A Crusader's Tomb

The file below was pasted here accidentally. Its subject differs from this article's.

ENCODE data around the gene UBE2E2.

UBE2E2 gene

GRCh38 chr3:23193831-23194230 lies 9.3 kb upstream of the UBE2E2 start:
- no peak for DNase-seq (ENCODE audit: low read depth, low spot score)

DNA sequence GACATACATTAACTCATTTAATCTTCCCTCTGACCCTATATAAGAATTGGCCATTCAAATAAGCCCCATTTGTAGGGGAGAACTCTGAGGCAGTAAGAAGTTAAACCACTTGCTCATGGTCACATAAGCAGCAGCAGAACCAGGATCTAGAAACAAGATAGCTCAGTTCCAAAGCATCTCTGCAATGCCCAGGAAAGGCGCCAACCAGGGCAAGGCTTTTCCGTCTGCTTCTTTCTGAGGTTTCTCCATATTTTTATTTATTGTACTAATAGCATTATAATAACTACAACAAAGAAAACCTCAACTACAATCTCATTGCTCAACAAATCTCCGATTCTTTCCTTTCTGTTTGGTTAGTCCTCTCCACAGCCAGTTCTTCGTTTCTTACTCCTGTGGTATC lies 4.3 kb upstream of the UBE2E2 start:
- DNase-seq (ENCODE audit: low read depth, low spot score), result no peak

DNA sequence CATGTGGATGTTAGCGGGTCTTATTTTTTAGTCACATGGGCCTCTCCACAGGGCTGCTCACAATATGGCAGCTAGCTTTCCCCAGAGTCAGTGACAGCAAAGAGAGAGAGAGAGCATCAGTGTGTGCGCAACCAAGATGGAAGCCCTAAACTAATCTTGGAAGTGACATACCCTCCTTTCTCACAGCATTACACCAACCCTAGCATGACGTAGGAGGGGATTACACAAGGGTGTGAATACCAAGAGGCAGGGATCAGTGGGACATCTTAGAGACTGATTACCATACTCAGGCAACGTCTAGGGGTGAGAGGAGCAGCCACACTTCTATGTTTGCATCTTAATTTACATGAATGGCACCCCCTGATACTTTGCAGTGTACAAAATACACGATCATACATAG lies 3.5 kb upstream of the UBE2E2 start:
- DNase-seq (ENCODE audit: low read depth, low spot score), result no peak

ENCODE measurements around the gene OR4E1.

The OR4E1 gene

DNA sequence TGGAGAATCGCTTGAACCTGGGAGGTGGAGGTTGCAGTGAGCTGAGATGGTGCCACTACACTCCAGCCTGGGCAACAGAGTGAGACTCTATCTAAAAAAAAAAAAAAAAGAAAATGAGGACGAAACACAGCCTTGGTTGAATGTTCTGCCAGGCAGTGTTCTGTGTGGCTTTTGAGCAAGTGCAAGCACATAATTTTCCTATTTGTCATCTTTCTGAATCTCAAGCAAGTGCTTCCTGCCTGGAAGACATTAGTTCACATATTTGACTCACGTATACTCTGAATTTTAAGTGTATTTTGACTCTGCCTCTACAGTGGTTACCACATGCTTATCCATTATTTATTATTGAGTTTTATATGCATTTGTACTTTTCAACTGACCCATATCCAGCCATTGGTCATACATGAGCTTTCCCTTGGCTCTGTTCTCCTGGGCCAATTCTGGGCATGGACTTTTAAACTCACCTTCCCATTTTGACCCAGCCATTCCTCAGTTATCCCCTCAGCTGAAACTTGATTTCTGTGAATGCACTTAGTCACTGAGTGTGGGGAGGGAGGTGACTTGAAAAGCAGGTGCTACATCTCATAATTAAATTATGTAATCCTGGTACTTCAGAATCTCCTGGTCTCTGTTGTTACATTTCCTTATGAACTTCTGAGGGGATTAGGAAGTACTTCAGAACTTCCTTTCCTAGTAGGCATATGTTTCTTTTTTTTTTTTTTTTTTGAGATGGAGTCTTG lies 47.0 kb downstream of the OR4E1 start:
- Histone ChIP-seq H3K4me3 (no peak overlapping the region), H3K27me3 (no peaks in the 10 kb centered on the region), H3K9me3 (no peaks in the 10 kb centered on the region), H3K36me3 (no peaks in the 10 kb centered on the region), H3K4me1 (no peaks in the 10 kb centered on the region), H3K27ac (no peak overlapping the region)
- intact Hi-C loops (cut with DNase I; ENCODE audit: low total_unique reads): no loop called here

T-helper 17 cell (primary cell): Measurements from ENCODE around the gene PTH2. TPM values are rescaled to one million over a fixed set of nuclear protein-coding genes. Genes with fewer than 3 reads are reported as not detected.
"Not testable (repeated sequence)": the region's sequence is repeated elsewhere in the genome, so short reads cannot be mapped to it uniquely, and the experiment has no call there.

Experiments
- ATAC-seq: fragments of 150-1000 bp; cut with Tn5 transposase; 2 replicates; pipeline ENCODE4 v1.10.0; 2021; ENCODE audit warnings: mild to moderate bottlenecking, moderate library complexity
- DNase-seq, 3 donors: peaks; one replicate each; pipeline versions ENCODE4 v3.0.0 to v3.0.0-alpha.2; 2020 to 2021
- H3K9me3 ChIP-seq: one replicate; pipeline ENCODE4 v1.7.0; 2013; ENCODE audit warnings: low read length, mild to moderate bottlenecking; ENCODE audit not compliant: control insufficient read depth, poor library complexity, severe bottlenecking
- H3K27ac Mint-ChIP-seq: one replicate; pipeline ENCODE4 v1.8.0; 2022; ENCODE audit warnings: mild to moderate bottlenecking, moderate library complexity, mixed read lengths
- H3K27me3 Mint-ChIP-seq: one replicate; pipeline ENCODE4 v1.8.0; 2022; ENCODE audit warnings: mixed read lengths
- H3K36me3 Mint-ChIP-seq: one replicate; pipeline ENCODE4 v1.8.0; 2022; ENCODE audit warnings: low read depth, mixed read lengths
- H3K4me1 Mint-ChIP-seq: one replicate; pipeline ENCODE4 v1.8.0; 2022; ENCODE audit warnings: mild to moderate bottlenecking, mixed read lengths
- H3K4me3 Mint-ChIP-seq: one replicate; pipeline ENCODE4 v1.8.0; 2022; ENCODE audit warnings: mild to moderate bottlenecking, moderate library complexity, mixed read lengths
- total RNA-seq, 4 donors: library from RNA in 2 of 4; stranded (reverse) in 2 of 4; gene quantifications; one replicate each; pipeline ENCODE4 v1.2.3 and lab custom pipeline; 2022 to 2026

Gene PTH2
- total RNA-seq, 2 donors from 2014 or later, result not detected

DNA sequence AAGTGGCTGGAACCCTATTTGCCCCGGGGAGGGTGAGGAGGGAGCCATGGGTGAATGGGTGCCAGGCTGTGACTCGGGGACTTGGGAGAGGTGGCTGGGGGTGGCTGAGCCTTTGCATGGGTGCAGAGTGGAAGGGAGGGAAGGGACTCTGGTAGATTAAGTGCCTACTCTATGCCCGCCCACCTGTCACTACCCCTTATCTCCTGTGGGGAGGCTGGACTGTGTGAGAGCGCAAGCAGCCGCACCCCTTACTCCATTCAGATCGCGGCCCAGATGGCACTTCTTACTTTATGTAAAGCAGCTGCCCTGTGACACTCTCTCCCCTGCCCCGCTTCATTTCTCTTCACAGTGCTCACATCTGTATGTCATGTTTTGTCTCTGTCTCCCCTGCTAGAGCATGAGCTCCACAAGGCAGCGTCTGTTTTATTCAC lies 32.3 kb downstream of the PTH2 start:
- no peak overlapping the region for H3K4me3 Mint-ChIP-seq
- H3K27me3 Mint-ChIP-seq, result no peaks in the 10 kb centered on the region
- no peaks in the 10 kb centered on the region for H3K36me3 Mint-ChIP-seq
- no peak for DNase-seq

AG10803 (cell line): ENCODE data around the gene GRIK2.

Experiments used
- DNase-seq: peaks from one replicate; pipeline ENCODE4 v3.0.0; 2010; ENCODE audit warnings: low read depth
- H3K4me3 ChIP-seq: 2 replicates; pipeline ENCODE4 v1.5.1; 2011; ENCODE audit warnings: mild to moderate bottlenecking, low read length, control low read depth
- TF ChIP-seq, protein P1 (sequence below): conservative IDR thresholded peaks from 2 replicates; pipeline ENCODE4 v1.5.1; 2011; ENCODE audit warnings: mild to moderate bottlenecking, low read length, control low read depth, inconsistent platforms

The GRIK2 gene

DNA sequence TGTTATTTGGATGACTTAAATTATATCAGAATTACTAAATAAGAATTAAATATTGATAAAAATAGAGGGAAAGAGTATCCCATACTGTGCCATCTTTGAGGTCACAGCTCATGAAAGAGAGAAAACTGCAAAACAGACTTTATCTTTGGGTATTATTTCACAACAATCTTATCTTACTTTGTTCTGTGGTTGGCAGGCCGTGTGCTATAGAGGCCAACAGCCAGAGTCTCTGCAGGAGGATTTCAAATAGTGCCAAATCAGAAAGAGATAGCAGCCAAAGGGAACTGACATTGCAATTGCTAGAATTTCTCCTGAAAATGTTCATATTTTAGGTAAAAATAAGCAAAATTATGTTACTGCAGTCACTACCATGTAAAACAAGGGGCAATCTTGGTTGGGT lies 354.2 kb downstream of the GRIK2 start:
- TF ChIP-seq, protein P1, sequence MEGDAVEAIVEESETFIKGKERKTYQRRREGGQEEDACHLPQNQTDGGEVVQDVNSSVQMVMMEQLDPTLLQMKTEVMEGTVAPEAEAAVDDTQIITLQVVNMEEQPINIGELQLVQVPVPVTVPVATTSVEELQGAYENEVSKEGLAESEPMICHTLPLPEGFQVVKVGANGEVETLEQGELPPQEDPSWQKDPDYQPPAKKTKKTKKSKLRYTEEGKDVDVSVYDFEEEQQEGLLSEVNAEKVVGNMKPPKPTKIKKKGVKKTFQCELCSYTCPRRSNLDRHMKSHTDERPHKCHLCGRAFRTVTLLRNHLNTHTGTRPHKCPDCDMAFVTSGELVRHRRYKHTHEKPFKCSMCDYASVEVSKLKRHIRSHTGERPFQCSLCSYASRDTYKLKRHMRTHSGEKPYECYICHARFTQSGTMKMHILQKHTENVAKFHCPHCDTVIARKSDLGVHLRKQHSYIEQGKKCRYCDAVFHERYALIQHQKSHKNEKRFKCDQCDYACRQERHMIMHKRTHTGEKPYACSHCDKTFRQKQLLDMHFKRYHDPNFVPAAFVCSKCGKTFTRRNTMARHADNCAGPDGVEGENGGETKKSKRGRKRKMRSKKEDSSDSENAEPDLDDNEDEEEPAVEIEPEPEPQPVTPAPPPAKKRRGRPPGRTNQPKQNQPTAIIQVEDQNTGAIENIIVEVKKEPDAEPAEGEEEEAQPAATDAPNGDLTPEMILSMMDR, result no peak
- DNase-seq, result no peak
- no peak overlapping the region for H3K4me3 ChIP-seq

1230 Unnamed, unknown:--his hands across his breast Set in sepulchral rest, In yon low cave-like niche the warrior lies, --A shrine within a shrine,-- Full of gray peace, while day to darkness dies. Then the forgotten dead at midnight come And throng their chieftain's tomb, Murmuring the toils o'er which they toil'd, alive, The feats of sword and love; And all the air thrills like a summer hive. --How so, thou say'st!--This is the poet's right! He looks with larger sight Than they who hedge their view by present things, The small, parochial world Of sight and touch: and what he sees, he sings. The steel-shell'd host, that, gleaming as it turns, Like autumn lightning burns, A moment's azure, the fresh flags that glance As cornflowers o'er the corn, Till war's stern step show like a gala dance, He also sees; and pierces to the heart, Scanning the genuine part Each Red-Cross pilgrim plays: Some, gold-enticed; By love or lust or fame Urged; or who yearn to kiss the grave of Christ And find their own, life-wearied:--Motley band! O! ere they quit the Land How maim'd, how marr'd, how changed from all that pride In which so late they left Orwell or Thames, with sails out-swelling wide And music tuneable with the timing oar Clear heard from shore to shore; All Europe streaming to the mystic East! --Now on their sun-smit ranks The dusky squadrons close in vulture-feast, And that fierce Day-star's blazing ball their sight Sears with excess of light; Or through dun sand-clouds the blue scimitar's edge Slopes down like fire from heaven, Mowing them as the thatcher mows the sedge. Then many a heart remember'd, as the skies Grew dark on dying eyes, Sweet England; her fresh fields and gardens trim; Her tree-embower'd halls; And the one face that was the world to him. --And one who fought his fight and held his way, Through life's long latter day Moving among the green, green English meads, Ere in this niche he took His rest, oft 'mid his kinsfolk told the deeds Of that gay passage through the Midland sea; Cyprus and Sicily; And how the Lion-Heart o'er the Moslem host Triumph'd in Ascalon Or Acre, by the tideless Tyrian coast, Yet never saw the vast Imperial dome, Nor the thrice-holy Tomb:-- --As that great vision of the hidden Grail By bravest knights of old Unseen:--seen only of pure Parcivale.
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